Published: Dec 15, 2014, 11:07 am By Kristen Wyatt, Associated Press BRECKENRIDGE, Colo. — Business is booming in Colorado’s mountain resorts, and the addition of recreational marijuana stores this year has attracted customers curious about legalized pot. But there’s mounting anxiety that ski towns have embraced stoner culture a little too much, potentially damaging the state’s tourism brand.
That worry flared up in two resort towns last week. In Breckenridge, residents voted overwhelmingly in a nonbinding advisory election that the downtown’s lone dispensary should be moved off Main Street to a less-visible location. And just up the road in Granby, town officials used a property annex to prevent the first dispensary from opening there.
The fear is that some families — a mainstay of the ski tourism industry — will stop vacationing here.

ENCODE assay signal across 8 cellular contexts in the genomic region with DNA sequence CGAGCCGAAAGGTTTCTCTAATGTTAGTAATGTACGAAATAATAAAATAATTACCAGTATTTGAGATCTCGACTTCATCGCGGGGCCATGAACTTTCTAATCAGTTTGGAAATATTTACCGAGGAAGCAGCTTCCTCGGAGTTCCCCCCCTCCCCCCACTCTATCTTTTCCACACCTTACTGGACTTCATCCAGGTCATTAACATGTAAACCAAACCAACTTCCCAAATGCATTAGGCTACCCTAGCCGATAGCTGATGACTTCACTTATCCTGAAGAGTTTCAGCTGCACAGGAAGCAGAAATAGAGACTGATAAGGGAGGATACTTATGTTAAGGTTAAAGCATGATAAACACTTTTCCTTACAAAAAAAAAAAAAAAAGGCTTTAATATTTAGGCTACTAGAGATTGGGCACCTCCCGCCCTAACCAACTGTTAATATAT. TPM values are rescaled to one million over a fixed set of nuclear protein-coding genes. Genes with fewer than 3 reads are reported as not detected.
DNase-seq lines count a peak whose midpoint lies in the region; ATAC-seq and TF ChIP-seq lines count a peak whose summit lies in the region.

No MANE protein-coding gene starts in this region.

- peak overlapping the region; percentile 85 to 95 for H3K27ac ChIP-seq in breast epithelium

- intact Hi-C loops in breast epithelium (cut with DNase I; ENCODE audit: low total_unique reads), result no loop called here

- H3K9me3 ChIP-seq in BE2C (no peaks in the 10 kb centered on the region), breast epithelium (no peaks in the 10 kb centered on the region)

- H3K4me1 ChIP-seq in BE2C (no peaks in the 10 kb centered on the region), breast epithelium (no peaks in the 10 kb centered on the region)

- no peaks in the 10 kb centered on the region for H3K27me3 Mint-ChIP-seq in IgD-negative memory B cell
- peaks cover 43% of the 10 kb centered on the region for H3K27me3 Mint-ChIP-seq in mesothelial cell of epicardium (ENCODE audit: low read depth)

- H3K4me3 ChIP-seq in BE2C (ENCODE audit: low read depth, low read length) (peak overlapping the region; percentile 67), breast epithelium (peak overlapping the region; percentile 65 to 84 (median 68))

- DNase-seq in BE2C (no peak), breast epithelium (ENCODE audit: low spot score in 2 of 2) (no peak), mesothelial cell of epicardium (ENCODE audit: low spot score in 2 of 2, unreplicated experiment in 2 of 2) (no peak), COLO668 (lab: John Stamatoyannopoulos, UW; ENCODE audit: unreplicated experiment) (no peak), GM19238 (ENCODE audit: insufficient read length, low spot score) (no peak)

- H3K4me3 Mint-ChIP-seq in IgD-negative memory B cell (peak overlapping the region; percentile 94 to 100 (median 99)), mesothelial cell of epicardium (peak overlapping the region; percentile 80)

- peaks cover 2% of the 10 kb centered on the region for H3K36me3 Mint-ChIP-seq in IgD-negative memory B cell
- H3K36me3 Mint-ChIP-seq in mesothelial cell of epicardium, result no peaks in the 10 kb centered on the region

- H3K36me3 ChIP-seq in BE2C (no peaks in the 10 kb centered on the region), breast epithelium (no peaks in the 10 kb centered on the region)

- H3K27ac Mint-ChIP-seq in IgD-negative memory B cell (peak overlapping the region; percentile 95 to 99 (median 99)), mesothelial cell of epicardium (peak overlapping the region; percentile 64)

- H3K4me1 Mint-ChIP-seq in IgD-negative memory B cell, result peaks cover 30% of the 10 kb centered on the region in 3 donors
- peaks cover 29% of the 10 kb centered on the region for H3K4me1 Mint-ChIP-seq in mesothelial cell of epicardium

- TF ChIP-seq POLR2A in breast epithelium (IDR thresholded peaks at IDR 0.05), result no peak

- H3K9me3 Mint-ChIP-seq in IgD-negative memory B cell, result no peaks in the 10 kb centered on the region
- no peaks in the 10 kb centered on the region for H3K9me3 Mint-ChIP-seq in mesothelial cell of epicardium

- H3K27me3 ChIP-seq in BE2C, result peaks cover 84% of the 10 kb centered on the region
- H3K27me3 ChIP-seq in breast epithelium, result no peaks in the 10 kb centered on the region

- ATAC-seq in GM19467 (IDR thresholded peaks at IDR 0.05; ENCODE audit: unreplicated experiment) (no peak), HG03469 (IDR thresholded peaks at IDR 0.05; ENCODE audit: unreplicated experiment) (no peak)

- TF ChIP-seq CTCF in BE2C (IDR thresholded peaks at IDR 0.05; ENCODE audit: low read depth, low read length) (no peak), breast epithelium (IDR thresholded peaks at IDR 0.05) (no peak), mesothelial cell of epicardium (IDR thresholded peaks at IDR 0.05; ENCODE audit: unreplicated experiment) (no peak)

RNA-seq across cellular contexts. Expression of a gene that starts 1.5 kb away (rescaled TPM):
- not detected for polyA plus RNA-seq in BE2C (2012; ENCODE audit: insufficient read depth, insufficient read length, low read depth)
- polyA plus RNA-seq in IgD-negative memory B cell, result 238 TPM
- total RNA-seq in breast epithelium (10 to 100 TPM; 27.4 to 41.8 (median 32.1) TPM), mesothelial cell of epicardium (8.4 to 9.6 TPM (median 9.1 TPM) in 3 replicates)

“It’s not a morality issue, or that we think marijuana is bad,” said Breckenridge councilman Gary Gallagher, who supported legal marijuana but also voted to force the Breckenridge Cannabis Club out of downtown. “Marijuana, it is not in this country’s DNA yet. It’s a little bit too early.”
Opinion: It’s hypocritical to kick pot businesses off ski town’s Main Street
So far, there’s no indication that legal pot has damaged tourism, Colorado’s No. 2 industry. The state notched a record $17.3 billion in tourism spending the year after legalization, with a record 64.6 million visitors, and state tourism officials say 2014 is poised to top last year’s record.
But it’s an open question whether pot has anything to do with it. Officials cite the improving economy and the weather, with healthy snow totals historically being the most significant driver for mountain visits.
The state and its marijuana industry are barred by law from advertising weed out of state, and the head of the Colorado …